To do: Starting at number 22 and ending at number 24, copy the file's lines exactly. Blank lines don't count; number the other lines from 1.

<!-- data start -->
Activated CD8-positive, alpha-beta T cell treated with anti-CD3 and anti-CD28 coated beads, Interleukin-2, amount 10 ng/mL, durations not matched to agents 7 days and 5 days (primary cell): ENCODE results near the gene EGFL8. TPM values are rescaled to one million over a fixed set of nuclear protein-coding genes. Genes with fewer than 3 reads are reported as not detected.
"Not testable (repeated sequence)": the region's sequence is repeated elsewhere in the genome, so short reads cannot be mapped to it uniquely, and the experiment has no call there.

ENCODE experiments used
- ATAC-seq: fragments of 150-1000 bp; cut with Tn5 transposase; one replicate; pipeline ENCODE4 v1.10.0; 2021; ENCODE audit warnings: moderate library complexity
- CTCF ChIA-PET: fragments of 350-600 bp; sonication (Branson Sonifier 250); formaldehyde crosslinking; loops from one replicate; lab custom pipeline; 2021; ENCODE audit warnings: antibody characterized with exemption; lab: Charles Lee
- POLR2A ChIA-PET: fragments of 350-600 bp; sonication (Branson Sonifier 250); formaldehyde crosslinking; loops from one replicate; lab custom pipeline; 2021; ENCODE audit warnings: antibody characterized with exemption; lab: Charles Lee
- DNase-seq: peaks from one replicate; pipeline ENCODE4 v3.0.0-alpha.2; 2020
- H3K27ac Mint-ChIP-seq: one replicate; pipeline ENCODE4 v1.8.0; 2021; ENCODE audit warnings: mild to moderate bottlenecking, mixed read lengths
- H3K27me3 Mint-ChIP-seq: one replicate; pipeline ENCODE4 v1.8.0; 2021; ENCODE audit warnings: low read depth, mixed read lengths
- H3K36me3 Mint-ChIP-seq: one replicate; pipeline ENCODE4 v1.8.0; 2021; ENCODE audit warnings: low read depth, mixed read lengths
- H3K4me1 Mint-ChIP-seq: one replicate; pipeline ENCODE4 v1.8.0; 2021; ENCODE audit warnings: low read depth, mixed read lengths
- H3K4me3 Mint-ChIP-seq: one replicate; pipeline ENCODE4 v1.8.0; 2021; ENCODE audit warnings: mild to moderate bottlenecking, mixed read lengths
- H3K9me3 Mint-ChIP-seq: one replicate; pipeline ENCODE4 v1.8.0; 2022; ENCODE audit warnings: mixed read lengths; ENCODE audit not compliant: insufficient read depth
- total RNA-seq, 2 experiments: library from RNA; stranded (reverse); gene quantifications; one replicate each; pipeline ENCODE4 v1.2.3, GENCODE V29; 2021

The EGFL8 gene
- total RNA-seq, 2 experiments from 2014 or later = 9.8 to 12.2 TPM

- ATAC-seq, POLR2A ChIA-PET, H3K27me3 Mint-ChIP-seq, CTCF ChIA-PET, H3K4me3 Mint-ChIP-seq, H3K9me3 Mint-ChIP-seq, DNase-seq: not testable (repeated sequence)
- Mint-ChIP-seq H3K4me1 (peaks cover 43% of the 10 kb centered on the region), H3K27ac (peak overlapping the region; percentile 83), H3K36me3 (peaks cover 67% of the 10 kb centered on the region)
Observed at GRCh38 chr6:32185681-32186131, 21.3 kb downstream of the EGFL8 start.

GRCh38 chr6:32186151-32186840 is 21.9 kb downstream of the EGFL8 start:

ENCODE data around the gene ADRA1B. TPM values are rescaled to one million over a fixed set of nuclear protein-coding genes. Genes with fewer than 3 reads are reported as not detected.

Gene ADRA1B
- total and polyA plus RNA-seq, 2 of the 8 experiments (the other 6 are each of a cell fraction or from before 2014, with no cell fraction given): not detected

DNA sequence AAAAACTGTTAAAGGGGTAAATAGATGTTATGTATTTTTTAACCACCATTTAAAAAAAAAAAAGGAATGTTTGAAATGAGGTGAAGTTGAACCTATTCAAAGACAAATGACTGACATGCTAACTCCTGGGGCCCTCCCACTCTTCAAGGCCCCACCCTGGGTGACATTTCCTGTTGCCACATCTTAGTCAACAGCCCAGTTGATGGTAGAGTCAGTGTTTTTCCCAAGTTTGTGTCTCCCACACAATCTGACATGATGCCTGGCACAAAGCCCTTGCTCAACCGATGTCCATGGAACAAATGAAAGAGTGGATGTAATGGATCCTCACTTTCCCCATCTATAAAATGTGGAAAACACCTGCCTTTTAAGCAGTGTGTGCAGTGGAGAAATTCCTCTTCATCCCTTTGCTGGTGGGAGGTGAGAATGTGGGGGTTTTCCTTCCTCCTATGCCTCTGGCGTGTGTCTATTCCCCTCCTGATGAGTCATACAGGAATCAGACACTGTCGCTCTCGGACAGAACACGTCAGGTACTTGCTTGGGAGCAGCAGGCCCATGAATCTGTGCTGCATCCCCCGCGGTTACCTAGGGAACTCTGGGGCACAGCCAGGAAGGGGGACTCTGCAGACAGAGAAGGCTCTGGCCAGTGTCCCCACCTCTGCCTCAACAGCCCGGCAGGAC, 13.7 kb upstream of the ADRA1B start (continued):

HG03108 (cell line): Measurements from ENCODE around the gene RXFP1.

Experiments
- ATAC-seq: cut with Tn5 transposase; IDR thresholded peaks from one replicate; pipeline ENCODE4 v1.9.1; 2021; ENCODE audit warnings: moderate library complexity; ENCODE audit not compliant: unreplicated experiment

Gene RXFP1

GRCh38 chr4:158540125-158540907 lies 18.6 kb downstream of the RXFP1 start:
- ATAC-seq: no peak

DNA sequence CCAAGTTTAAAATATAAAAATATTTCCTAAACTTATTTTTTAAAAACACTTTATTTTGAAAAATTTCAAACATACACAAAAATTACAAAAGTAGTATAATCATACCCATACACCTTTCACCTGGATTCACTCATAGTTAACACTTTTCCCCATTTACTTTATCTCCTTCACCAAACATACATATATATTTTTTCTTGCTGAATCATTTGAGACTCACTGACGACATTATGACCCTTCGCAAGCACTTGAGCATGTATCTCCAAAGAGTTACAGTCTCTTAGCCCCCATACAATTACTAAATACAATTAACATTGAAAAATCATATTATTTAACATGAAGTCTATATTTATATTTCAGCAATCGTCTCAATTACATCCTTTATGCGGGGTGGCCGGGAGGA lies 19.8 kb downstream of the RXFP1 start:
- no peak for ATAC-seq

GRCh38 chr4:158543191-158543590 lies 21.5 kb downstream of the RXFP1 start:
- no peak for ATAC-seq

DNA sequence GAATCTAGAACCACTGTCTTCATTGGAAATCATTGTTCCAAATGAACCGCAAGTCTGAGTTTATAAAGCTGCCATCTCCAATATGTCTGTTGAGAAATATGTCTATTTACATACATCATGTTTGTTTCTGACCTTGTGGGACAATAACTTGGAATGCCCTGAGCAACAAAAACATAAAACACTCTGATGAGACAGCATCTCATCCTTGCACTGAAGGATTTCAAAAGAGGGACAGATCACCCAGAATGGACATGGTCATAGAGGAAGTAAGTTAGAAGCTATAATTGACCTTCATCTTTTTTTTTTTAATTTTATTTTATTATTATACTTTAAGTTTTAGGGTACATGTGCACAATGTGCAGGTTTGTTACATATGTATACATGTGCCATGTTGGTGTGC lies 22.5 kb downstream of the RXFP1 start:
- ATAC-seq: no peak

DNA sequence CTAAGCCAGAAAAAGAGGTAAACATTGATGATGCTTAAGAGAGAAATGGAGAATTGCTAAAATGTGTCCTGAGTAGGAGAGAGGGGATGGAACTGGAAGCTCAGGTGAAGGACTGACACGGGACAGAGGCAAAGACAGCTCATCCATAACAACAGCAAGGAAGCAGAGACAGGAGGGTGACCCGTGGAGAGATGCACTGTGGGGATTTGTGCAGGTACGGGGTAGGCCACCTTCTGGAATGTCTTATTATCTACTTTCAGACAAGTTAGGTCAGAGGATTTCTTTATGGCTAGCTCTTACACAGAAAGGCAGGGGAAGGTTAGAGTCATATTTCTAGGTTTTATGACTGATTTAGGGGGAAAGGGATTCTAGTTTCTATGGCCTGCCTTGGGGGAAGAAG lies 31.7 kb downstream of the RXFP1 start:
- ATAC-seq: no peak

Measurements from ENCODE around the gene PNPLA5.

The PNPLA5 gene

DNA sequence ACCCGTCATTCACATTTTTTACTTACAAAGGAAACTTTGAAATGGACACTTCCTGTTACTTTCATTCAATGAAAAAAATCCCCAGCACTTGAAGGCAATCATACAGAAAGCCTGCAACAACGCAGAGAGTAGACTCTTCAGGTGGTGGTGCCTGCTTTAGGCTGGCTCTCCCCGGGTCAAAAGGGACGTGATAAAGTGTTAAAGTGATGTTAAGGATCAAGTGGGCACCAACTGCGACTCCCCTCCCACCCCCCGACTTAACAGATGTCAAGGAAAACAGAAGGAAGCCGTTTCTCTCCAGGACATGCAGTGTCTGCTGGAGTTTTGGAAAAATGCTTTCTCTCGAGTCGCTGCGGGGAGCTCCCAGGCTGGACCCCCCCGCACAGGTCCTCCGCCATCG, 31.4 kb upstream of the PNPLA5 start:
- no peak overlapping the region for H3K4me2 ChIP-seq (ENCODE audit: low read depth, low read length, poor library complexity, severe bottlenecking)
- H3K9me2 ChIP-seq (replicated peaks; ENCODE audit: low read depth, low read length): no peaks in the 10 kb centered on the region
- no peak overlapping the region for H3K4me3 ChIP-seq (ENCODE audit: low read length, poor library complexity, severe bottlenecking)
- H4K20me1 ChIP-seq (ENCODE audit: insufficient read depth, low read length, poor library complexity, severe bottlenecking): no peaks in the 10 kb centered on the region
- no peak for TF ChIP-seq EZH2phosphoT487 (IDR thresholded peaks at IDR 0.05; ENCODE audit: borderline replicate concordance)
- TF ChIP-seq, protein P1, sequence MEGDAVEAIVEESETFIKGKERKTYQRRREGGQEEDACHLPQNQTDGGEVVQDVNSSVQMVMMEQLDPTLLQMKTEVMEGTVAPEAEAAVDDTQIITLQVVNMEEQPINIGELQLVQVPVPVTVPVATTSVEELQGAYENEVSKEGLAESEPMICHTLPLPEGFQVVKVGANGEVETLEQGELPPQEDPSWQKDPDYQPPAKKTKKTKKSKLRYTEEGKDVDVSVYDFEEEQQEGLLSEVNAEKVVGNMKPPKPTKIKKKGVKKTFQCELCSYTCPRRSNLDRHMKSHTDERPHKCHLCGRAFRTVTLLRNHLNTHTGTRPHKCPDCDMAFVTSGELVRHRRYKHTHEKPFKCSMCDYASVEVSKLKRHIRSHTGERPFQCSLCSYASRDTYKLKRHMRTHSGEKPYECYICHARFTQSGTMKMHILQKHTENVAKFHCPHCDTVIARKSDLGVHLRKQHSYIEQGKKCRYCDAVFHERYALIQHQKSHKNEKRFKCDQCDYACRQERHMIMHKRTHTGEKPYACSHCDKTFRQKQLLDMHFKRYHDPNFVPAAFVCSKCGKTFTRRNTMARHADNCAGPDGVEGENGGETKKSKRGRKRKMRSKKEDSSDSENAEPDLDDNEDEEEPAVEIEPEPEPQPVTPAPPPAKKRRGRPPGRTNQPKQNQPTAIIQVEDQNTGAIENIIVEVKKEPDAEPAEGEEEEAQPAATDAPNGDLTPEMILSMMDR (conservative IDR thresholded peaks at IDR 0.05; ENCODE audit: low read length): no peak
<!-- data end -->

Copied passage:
Gene ADRA1B
- total and polyA plus RNA-seq, 2 of the 8 experiments (the other 6 are each of a cell fraction or from before 2014, with no cell fraction given): not detected

DNA sequence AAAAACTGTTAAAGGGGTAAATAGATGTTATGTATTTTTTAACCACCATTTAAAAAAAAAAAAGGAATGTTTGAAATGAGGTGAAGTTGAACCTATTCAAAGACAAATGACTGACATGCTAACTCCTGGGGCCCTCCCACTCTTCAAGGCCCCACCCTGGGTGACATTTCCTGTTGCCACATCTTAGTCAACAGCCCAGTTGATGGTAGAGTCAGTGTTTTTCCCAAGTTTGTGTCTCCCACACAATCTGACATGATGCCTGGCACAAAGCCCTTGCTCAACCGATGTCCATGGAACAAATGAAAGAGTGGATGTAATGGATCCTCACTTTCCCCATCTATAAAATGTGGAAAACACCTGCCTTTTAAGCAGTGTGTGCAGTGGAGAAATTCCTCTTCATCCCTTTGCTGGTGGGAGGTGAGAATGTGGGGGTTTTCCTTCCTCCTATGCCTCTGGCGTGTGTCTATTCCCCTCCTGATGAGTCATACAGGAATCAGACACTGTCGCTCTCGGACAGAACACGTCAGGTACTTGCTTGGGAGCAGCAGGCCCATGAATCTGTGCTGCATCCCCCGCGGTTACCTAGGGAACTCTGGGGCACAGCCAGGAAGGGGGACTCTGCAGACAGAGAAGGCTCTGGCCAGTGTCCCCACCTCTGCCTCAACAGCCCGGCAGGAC, 13.7 kb upstream of the ADRA1B start (continued):